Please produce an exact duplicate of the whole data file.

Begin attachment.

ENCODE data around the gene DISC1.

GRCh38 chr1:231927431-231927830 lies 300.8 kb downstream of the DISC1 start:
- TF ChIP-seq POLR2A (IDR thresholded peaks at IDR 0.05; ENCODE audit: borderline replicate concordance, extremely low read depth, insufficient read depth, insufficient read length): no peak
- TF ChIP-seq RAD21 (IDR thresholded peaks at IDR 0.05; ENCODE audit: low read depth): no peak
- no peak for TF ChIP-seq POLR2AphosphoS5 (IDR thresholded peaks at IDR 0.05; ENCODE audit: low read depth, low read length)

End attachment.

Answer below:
ENCODE data around the gene DISC1.

GRCh38 chr1:231927431-231927830 lies 300.8 kb downstream of the DISC1 start:
- TF ChIP-seq POLR2A (IDR thresholded peaks at IDR 0.05; ENCODE audit: borderline replicate concordance, extremely low read depth, insufficient read depth, insufficient read length): no peak
- TF ChIP-seq RAD21 (IDR thresholded peaks at IDR 0.05; ENCODE audit: low read depth): no peak
- no peak for TF ChIP-seq POLR2AphosphoS5 (IDR thresholded peaks at IDR 0.05; ENCODE audit: low read depth, low read length)